KYP News‎ > ‎

Gumboots in Boston

posted Feb 5, 2013, 9:09 AM by Peter Johannsen   [ updated Feb 14, 2013, 12:19 PM ]
Highly intricate rhythms and harmonies were heard across the Boston area for two weeks in January, as local schools hosted gumboot dancers from the Kliptown Youth Program. The team performed all over Eastern Massachusetts, exchanging our South African culture with many different friends, from those who have visited us in Kliptown to those who only just learned where our beautiful country is!

The visit has been quite an experience, because in all our years working with the Boston community, the KYP dancers have never visited Boston as a group. Hosted by Noble and Greenough School, we have have performed at schools such as Meadowbrook, Weston, Milton Academy, Dana Hall, Groton, Belmont Hill, Dartmouth, Andover, the Frederick Middle School in Boston, and more. Not only are we building relationships with all these schools, we are putting smiles and bringing joy to the whole community of Boston.


“It was amazing to have the KYP Gumboots Dancers help us celebrate Martin Luther King Day,” said Peter Johannsen of the Meadowbrook School. “With our countries’ similar stories of the struggle for equal rights for all people, and with their own great leader, Nelson Mandela, it felt so natural to share the day with them. And after our assembly, the whole school rocked with a gumboots beat!”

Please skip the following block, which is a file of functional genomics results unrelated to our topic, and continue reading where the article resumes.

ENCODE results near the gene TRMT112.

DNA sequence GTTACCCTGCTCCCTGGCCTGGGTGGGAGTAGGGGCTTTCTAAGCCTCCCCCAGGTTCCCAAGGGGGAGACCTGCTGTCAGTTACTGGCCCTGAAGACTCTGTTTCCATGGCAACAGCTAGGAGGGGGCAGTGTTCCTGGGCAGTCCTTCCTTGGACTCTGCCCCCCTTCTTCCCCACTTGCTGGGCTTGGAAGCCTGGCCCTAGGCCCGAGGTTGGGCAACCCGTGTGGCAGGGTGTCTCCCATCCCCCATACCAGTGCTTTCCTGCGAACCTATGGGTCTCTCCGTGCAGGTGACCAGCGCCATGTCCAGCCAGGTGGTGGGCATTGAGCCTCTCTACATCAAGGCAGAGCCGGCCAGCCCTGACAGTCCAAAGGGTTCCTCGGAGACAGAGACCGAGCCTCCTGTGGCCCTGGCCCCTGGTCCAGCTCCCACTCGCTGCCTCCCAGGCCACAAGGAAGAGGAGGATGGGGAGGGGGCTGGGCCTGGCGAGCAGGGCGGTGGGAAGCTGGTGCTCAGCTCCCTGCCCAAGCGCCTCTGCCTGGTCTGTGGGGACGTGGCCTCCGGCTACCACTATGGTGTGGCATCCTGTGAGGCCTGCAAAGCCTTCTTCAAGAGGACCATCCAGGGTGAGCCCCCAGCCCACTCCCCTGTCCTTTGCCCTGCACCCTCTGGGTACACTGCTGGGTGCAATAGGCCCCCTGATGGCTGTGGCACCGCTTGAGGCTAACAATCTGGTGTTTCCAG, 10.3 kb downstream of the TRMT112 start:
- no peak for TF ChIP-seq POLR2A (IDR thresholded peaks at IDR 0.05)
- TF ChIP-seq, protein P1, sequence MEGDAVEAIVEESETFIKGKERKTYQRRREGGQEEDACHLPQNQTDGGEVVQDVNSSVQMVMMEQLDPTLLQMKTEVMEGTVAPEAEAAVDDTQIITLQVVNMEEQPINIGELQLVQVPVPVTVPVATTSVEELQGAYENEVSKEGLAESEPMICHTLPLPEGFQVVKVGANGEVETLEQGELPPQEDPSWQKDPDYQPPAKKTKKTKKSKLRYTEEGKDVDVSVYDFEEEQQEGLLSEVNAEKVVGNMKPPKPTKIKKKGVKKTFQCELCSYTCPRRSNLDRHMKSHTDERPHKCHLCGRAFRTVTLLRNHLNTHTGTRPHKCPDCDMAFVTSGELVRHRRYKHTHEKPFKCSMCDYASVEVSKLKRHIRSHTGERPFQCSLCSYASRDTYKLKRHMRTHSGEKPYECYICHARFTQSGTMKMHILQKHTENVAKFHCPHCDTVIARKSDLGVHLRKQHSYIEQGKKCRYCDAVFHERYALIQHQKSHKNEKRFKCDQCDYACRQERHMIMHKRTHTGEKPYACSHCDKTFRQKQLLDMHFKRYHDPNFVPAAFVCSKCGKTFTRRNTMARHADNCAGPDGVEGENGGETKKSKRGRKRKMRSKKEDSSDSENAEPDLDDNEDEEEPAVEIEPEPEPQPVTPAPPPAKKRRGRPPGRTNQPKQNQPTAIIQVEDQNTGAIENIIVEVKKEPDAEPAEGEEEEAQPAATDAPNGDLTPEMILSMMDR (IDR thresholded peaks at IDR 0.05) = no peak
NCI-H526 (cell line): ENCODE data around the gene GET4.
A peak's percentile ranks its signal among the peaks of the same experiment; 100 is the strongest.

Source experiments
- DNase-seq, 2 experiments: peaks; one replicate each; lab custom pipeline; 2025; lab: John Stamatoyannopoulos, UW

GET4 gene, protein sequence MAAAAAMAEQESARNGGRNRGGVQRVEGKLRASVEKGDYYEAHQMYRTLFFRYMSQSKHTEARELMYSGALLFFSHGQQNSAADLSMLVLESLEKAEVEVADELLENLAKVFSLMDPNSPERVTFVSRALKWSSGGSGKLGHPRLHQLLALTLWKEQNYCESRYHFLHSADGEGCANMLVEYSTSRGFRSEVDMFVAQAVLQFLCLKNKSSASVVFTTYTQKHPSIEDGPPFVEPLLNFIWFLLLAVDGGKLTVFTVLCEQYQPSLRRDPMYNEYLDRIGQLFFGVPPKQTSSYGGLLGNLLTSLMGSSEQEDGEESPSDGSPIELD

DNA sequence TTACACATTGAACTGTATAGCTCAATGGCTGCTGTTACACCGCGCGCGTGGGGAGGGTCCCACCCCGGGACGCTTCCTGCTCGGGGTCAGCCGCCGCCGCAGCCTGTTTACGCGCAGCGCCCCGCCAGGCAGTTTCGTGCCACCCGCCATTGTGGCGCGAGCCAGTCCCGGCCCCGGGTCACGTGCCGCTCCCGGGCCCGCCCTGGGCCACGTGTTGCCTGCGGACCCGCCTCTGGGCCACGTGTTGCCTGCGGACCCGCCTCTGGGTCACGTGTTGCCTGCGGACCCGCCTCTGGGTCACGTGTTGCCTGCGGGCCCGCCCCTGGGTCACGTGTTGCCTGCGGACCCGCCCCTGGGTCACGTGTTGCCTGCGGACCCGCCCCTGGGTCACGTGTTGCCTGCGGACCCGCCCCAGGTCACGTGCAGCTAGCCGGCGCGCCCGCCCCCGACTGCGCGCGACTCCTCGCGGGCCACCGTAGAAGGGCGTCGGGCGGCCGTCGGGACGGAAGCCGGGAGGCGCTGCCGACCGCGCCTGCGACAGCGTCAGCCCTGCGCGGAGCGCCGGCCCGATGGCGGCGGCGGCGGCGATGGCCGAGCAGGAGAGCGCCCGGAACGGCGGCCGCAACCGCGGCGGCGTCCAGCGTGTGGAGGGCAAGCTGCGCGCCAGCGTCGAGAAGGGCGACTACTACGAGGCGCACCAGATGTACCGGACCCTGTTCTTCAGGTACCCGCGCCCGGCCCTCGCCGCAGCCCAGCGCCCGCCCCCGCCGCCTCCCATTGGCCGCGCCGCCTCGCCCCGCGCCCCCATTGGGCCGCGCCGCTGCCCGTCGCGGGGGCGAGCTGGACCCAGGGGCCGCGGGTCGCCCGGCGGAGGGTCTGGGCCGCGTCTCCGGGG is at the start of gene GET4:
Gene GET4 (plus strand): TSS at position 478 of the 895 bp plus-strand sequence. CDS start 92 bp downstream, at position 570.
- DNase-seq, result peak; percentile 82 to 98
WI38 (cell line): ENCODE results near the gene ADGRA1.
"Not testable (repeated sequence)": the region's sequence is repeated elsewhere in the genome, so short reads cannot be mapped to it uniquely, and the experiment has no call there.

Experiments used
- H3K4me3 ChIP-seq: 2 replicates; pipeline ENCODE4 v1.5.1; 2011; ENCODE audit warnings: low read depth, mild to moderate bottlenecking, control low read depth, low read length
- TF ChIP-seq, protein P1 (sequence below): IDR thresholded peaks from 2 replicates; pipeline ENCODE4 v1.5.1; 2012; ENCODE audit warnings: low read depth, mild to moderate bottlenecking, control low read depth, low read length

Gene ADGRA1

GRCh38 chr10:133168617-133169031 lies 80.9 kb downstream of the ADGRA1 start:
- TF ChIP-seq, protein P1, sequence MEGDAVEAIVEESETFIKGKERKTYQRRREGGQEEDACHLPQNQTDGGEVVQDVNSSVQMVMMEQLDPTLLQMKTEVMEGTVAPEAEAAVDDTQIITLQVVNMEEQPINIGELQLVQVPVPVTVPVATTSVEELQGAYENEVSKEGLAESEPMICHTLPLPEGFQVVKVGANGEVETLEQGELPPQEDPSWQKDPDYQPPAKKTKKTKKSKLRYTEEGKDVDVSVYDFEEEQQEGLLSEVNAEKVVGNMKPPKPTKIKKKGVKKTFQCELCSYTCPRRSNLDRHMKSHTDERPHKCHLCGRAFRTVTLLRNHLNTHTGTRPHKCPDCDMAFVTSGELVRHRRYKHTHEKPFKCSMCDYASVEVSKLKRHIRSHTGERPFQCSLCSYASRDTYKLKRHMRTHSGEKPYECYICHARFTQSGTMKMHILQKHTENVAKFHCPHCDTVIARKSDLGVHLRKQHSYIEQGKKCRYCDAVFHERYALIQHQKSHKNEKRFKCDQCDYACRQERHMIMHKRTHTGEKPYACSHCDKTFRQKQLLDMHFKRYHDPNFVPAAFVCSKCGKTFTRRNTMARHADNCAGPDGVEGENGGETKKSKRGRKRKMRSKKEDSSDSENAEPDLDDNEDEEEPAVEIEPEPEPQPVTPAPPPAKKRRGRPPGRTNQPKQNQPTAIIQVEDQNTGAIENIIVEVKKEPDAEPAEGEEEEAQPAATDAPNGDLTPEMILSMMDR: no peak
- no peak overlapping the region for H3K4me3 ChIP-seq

Gumboots dance, the distinctively South African art form, embraces the body of an instrument. Dancers sing songs in indigenous African languages while simultaneously stomping their boots, clapping their hands and slapping their shins. Infectious as the flu this season, gumboot dancing or ‘IGUMBOOTS’ as it is called in South Africa, engages audiences completely. Its cadences undulate through their bodies leaving toes tapping, shoulders swaying and hips begging to be released from their polite sitting positions.Not only have we had the chance to share our South African culture, we are also learning a lot about the American culture as our friends host us in their beautiful homes. Though all of us are good English speakers in our community, we can’t fall back on our Zulu, Xhosa, or Sotho with our host families. The food we have eaten, the good resources the schools have, the standard of living of our hosts, and most importantly the excellent quality of the education, keeps most of us thinking: if we had all these, maybe Kliptown would be a better place.Thank you so much to all of our hosts in Boston. Next stop, San Francisco!